The recently published biography of war correspondent Marie Colvin illustrates the dangers and bravery of this peculiar profession and the very first woman on the frontline was photojournalist Gerda Taro.
Taro was born Gerta Pohorylle in Stuttgart in 1910 to a middle-class Jewish family. She would later change her name to overcome the increasing intolerance of Jews in Europe.
The family moved to Leipzig in 1929 just as the National Socialist Workers Party was beginning its rise to power which Taro opposed and in 1933 she was arrested for distributing anti-Nazi propaganda. Eventually, Taro was forced to leave Germany and headed for Paris to escape the growing anti-Semitism.
It was there that Taro met and fell in love with photojournalist Endre Friedmann who taught her photography. The two of them hatched a plan in which Friedman claimed to be the agent of an American called Robert Capa and the pair took and sold photos in the name of this non-existent photographer.
Friedman adopted the name Robert Capa while Taro also changed hers, taking her second name from the Japanese artist Tarō Okamoto, and the two covered the rise of the left-wing Popular Front in France.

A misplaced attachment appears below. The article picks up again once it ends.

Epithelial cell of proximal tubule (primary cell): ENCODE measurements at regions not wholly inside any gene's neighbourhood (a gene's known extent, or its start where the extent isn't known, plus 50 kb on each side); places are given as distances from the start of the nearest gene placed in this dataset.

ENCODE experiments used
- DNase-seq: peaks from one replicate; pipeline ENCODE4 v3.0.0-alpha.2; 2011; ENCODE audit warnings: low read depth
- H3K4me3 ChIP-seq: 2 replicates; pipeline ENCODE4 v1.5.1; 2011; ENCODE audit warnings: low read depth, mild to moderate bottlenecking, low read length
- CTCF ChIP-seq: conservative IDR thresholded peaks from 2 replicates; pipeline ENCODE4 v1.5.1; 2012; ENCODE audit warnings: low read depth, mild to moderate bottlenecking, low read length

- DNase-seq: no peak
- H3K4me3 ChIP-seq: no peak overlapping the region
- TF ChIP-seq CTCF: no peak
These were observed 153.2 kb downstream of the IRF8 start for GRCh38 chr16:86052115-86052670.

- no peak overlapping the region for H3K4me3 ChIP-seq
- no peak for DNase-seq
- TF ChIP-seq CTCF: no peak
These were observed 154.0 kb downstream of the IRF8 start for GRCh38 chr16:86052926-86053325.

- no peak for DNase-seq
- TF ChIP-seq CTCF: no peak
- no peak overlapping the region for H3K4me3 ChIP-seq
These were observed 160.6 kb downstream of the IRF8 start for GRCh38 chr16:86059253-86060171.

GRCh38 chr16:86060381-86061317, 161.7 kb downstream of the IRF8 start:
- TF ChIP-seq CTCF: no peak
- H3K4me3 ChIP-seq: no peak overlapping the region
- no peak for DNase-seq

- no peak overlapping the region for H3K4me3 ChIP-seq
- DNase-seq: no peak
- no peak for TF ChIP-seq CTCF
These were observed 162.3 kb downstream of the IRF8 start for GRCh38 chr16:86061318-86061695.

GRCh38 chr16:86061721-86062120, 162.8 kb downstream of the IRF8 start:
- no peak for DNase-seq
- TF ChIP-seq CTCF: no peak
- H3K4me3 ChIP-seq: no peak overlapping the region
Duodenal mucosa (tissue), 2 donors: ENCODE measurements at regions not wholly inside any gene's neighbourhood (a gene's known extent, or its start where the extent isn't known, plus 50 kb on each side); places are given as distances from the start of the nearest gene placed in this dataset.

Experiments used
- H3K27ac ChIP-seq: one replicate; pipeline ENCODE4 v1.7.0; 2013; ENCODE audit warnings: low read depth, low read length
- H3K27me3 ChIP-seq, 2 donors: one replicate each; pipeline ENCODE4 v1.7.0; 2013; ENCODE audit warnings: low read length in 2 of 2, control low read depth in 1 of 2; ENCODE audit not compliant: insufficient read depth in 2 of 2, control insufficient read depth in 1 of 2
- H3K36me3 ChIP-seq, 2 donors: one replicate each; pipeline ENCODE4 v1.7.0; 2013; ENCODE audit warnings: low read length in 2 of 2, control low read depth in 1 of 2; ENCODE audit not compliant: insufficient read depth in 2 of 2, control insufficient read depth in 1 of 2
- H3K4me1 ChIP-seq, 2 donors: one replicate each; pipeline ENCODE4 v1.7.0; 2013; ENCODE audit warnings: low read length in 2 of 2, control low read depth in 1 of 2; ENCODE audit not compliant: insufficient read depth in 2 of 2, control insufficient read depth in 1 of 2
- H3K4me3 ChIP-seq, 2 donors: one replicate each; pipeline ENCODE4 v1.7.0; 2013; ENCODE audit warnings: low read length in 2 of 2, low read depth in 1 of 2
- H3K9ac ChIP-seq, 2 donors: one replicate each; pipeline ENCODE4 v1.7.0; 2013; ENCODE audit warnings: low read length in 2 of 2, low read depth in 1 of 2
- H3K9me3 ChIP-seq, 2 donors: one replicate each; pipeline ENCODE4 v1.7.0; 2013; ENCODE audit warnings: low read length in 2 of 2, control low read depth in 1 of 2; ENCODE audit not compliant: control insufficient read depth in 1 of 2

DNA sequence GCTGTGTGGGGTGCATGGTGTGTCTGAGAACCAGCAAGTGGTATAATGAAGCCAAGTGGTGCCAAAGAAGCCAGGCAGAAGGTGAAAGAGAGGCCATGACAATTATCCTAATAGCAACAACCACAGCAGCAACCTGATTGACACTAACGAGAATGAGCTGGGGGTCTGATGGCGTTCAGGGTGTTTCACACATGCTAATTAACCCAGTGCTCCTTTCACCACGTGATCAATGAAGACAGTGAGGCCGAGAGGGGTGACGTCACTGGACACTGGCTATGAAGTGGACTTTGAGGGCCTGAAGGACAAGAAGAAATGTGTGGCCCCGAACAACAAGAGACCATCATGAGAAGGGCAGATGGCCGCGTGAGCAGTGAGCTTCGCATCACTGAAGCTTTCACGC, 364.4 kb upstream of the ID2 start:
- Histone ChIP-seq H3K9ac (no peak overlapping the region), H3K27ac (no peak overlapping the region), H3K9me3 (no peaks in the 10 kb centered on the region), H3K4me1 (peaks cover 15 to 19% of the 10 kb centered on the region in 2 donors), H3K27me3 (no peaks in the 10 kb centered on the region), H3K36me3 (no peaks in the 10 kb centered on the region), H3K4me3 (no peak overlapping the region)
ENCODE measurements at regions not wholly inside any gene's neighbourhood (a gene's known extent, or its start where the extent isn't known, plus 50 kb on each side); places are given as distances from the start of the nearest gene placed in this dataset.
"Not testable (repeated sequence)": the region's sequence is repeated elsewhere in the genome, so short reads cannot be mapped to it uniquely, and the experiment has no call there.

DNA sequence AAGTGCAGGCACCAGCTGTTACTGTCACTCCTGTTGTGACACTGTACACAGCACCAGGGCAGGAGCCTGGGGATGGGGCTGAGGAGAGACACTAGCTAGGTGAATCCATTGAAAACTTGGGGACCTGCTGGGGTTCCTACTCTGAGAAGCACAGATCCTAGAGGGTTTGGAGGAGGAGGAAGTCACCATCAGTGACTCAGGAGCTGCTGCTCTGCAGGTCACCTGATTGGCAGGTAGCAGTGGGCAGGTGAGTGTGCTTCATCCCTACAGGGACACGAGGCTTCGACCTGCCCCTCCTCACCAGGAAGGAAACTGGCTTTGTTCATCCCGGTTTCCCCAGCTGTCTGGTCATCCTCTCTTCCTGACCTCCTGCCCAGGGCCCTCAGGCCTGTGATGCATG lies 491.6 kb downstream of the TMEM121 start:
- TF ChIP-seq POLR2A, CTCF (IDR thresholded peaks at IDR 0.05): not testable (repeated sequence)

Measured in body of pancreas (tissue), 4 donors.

Taro and Capa travelled to Barcelona in 1936 to cover the outbreak of the Spanish Civil War. They worked together in northeastern Aragon and in the southern Córdoba province syndicating their photographs under Capa’s name. However, Taro’s photos are distinguishable because she used a German Rollei camera which used a squared format like the photo on the right of a boy in an FAI cap.
As the civil war raged, Taro’s reputation grew as did the demand for her work by the international press that included Life in America and the Illustrated London News. Her most celebrated work came during the bombing of Valencia in May 1937 which she covered alone.
Taro was to die in a tragic accident just a few months later while covering the retreat at the Battle of Brunete. She was riding on the running board of a car carrying wounded soldiers when it crashed into a Republican tank. Taro was seriously injured and she died of her wounds the following day.
On 1 August 1937, on what would have been her 27th birthday, the French Communist Party gave Taro a grand funeral in Paris, drawing tens of thousands of people on to the streets. She was buried at the Père Lachaise Cemetery and a specially commissioned monument marks her grave.
There is a permanent display of her work in Leipzig close to the school named in her honour this year. Below is a Time magazine video produced when Taro was the subject of a Google Doodle on 1st August this year.